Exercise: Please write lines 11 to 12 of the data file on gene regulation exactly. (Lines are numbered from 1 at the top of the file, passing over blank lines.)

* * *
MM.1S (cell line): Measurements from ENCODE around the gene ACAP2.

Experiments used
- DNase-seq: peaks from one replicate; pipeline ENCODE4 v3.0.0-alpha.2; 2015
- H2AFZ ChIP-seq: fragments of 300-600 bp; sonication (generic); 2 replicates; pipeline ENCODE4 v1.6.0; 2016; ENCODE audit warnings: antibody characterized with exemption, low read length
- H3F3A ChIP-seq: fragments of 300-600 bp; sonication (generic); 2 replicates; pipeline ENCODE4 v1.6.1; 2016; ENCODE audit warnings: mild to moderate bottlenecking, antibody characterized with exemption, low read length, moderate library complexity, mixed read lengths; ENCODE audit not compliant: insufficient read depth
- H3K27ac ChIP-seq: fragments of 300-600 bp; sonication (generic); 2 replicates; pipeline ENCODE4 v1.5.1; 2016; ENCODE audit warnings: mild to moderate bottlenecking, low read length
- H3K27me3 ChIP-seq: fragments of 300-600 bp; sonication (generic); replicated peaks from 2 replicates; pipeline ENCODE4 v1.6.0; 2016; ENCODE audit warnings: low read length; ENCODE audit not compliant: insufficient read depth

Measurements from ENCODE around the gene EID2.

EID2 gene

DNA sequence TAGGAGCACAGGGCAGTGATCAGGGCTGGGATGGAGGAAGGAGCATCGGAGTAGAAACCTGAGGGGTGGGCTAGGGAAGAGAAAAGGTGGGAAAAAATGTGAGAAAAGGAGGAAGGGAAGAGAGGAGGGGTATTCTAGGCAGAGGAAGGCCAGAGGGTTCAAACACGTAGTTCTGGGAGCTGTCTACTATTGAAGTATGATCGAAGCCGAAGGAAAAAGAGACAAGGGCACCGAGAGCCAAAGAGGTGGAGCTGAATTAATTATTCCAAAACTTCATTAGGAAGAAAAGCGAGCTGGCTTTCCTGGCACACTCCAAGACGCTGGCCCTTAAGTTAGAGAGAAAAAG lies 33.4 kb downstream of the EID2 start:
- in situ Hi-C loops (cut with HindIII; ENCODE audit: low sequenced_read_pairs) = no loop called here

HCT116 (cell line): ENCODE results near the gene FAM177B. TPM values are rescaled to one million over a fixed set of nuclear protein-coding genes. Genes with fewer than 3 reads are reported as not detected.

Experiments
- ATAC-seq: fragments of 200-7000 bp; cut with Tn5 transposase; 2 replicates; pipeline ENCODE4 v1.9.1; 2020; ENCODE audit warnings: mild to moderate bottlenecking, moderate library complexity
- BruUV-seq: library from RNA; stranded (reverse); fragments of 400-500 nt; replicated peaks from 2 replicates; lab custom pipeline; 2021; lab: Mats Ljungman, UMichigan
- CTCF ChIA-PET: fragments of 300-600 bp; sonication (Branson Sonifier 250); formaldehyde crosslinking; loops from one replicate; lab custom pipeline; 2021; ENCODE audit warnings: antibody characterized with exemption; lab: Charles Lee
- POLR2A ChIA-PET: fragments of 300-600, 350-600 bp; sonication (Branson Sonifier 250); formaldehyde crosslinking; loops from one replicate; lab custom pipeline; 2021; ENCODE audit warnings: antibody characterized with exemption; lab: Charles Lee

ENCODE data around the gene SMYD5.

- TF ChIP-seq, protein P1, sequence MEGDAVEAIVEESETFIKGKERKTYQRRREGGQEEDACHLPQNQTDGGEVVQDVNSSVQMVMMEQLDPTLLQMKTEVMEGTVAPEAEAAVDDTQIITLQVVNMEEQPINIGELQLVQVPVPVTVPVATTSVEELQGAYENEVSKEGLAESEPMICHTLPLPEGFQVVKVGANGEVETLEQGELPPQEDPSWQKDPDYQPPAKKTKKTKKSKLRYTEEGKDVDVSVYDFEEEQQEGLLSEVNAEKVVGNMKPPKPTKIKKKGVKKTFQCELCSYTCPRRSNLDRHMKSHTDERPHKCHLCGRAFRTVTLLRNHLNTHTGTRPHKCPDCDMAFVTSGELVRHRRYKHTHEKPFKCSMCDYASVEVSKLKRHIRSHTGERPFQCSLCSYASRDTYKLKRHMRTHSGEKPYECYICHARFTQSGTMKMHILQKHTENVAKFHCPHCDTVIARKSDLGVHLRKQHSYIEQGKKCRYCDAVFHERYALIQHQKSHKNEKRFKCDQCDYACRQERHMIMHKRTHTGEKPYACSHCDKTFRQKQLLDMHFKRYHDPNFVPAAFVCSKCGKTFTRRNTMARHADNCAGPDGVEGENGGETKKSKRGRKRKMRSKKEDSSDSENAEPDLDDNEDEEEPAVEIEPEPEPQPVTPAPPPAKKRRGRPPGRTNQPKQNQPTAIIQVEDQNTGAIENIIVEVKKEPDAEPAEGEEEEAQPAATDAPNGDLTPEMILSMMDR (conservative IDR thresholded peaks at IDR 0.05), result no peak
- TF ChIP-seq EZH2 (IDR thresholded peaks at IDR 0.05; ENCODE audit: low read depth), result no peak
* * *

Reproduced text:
- in situ Hi-C loops (cut with HindIII; ENCODE audit: low sequenced_read_pairs) = no loop called here

HCT116 (cell line): ENCODE results near the gene FAM177B. TPM values are rescaled to one million over a fixed set of nuclear protein-coding genes. Genes with fewer than 3 reads are reported as not detected.